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How Trauma-Informed Yoga Changed My Life

Written by: Jenna Wurtzberger, Executive Contributor

Executive Contributors at Brainz Magazine are handpicked and invited to contribute because of their knowledge and valuable insight within their area of expertise.

Executive Contributor Jenna Wurtzberger

Trauma-informed yoga is a type of yoga practice that focuses on creating a safe and non-judgmental space where you can feel comfortable exploring your inner world. You don't have to worry about performing or achieving anything specific in this space. The practice is designed to help you connect with your inner self, let go of negative thoughts and emotions, and embrace the present moment.

Three women outdoor practicing yoga near body of water

One of the main principles of trauma-informed yoga is to work with the season of your life while accepting and comforting your past versions. This means the practice is tailored to your individual needs and goals, and you are encouraged to listen to your body and do what feels right for you. There is no pressure to push yourself beyond your limits or compare yourself to others. For many years, I believed that my body needed to be molded, sculpted, and transformed to be valued by others. As a trained dancer, my body was meant to be admired for its ability to create shapes, movements, and synchronicity with my fellow performers on stage. It was an illusion of being perfect while I was actually bleeding, crying, and tearing myself apart for the tiniest of mistakes. I left my humanness offstage and continuously strived for something that was unattainable. I started a regular yoga practice in my late 20s, which was a life-changing journey. Initially, I was attracted to the physical aspect of yoga because I knew I could execute the asanas in an aesthetically pleasing form. As an outsider, I appeared proficient in yoga. However, it was another way to seek validation and prove my worth. As I continued practicing yoga, I discovered it was much more than physical exercise. It helped me explore my mental, emotional, and spiritual layers as a human being. Unlike dance, yoga became my therapy and gave me a deeper understanding and peace. During my time in various trauma-informed yoga trainings, I experienced a range of events, stories, and emotions that helped me recognize some of the traumatic experiences I had faced as a young dancer. Not everyone will agree with my opinions about the dance world, and some may even consider me overly dramatic. I honor and respect everyone's views and acknowledge that my story may not be the same as every other dancer's. Nonetheless, I can now see how these past experiences impact my behaviors, thoughts, and interactions. I have undergone three significant shifts in my mindset throughout the last ten years. These shifts have been subtle yet transformative, and I want to share them with you. By sharing my experiences, I encourage you to embark on a journey towards wholeness through the practice of trauma-informed yoga.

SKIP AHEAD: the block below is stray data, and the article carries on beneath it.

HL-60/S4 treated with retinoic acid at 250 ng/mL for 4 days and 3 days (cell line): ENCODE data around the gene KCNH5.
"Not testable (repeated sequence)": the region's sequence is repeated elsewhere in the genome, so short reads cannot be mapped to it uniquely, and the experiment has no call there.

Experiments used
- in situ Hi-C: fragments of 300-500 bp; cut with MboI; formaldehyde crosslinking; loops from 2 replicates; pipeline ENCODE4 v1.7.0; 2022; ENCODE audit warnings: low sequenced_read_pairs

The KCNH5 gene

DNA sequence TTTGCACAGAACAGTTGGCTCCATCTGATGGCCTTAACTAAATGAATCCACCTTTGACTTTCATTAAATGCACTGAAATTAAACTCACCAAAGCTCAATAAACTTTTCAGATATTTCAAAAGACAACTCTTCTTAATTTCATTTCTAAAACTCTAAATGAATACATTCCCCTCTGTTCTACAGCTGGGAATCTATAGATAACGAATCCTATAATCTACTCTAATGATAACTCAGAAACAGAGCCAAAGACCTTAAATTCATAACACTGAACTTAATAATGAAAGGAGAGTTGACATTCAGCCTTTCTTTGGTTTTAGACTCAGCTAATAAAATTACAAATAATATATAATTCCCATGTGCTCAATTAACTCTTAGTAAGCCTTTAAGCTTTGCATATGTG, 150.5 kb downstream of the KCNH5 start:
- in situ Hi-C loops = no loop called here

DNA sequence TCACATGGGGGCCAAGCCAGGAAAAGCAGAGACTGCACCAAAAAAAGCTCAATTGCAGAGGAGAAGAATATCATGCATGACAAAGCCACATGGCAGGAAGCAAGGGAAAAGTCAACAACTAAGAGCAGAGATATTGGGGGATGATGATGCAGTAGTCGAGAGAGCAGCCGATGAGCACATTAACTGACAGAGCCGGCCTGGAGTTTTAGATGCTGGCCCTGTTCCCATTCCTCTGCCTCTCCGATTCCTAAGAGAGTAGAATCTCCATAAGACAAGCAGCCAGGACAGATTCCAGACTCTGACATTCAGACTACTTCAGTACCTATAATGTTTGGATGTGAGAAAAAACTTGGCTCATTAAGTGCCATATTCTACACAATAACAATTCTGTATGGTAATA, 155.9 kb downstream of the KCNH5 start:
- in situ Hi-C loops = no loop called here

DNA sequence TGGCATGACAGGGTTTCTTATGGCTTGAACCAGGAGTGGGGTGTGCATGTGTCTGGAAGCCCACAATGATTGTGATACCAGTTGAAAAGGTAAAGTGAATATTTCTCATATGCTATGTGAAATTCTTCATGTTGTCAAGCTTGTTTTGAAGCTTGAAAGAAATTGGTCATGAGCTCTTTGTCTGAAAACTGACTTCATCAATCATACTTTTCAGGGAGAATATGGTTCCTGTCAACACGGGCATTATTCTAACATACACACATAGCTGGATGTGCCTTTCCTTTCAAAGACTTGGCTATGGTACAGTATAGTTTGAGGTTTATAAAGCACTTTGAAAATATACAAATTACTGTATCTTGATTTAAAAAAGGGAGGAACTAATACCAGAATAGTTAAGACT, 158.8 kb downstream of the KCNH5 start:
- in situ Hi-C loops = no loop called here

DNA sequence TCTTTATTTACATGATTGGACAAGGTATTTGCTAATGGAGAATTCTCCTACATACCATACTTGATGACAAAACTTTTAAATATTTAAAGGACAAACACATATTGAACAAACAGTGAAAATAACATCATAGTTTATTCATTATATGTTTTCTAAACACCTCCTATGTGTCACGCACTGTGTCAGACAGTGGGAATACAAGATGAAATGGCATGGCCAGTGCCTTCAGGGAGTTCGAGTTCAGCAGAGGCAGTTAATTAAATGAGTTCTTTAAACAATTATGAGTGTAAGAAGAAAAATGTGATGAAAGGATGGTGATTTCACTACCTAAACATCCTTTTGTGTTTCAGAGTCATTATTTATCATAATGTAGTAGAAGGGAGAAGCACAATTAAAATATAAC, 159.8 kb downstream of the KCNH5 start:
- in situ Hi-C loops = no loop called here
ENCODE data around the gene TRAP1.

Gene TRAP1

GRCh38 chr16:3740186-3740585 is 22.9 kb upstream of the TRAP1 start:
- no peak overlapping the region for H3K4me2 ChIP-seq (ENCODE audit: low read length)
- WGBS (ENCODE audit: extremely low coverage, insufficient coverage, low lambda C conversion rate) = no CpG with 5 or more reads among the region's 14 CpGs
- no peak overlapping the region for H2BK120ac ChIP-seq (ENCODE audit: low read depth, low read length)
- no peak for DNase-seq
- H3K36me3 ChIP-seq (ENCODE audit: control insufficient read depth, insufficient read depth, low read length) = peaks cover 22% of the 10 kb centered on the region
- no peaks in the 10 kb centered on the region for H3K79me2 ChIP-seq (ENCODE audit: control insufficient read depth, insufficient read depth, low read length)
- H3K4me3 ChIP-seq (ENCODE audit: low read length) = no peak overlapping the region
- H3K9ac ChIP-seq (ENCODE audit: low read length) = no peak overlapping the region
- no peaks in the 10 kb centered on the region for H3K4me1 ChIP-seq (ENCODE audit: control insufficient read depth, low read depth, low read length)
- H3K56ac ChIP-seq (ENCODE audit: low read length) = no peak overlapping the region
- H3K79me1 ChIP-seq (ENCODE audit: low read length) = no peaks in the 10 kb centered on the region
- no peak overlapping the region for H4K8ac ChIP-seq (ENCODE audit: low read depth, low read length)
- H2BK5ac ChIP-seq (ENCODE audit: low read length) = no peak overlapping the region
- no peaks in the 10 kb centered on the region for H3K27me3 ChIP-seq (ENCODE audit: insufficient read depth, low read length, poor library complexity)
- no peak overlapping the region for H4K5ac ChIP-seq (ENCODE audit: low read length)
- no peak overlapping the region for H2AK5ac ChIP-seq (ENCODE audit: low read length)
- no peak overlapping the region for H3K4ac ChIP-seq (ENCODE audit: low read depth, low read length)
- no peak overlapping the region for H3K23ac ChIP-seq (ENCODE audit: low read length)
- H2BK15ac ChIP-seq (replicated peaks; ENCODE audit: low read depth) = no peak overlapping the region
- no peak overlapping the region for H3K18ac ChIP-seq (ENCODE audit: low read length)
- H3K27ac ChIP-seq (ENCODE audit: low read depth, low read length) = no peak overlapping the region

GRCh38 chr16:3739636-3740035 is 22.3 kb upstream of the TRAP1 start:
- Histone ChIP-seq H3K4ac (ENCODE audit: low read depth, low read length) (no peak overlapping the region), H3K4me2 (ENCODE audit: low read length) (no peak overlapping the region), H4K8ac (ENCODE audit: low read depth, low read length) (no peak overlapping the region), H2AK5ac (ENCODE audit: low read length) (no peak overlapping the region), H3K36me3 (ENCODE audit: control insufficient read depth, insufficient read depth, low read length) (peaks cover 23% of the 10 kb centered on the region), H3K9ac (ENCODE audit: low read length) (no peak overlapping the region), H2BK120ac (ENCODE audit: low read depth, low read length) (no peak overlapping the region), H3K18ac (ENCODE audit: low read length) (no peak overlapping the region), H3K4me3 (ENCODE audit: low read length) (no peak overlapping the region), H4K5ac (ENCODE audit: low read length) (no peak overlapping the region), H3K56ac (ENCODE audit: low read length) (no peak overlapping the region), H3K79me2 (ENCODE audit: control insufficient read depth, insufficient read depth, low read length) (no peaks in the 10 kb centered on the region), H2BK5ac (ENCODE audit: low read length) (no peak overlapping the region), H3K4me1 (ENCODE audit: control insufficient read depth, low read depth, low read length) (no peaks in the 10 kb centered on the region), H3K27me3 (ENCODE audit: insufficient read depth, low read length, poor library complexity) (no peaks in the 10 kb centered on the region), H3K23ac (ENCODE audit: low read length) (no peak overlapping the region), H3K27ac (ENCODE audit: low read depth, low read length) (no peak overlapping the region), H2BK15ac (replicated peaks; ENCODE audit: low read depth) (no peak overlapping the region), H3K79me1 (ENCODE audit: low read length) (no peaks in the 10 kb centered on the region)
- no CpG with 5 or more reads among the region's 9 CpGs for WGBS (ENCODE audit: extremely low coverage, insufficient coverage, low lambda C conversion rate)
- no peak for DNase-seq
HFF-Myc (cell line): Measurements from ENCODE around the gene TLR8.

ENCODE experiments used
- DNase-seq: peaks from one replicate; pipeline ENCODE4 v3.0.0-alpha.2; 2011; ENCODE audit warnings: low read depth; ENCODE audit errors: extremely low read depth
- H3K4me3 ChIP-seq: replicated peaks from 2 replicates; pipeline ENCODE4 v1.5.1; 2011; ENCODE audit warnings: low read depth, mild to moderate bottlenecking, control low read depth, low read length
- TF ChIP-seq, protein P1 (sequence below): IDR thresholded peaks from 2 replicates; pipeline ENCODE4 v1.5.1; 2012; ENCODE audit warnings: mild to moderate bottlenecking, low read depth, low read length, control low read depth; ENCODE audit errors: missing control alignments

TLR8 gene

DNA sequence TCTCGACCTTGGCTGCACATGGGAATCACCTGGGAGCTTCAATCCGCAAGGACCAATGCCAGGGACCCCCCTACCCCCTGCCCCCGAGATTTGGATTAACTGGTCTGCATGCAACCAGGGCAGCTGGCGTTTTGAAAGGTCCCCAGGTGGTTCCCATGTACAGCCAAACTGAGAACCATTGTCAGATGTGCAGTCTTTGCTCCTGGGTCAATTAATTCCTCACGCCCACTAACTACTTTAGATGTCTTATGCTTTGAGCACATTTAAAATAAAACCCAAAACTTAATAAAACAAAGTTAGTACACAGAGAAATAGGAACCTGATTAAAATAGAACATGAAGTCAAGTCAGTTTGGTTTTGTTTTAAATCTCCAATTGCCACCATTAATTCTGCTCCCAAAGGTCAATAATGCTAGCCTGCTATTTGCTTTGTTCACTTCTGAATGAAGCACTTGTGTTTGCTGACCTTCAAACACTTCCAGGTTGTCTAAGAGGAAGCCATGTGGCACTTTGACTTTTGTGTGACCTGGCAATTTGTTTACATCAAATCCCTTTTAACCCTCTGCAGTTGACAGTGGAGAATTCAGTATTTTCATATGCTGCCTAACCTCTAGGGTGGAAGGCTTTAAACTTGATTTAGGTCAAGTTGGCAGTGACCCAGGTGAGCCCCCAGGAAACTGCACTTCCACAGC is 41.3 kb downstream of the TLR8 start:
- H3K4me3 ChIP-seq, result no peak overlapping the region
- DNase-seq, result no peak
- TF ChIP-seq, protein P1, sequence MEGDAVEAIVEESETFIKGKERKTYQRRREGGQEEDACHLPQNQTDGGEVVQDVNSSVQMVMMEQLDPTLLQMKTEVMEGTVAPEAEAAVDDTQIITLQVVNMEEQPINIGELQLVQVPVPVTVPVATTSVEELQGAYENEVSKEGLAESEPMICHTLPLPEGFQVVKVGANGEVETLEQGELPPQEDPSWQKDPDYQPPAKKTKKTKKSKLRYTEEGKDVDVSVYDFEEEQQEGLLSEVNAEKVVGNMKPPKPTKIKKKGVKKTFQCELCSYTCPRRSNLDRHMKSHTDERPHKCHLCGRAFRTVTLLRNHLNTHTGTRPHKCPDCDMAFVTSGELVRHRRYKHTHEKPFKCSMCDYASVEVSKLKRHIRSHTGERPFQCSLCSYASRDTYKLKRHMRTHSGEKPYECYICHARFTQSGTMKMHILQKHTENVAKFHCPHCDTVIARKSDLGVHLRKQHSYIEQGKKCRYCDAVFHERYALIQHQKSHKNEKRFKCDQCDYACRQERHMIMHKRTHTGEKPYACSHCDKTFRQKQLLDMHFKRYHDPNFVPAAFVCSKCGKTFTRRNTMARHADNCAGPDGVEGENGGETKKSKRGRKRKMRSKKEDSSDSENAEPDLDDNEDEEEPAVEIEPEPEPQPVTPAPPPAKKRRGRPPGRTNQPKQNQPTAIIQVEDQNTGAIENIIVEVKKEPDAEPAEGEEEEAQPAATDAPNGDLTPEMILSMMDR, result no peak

Subtle mindset shift No.1

Instead of exercising for physical appearance, we move our bodies in celebration. The countless hours I spent working out to lose weight or change the shape of my muscles left me with a residue of self-doubt. I didn't trust my body's signals and punished it for being either 'too much' or 'not enough.' I never enjoyed exercising because it felt like another way of performing. I needed to present myself as someone so dedicated to my art that I would ignore my body's signs of needing rest, food, and connection. I believed my body was someone else's object to manipulate, and it was also my responsibility to make it desirable enough to be shaped and used for their creative ideas. I consider myself a dancer who is in the process of recovery, rediscovering my body and its incredible ability to move with grace, ease, and strength. I no longer exercise to change my body's appearance in the mirror; I now move my body because it feels like a celebration. I approach my yoga practice with curiosity, empathy, and pleasure whenever I unroll my mat.

Some days are more difficult than others, but my mindset has shifted overall. I can't pinpoint the exact moment, but can credit it to my yoga practice. Trauma-informed yoga classes have helped me understand that I have the power to make choices, listen to my body, and appreciate the effort that goes into showing up. Through my yoga practice, I have realized that how I treat my body reflects how I treat my mind and the world around me. I can see a clear difference between my current and younger self, who struggled with exercise. Our bodies are capable of amazing things, and when we stop trying to conform to society's definition of a "valuable body," we open ourselves up to positive changes in other areas of our lives.

Subtle mindset shift No.2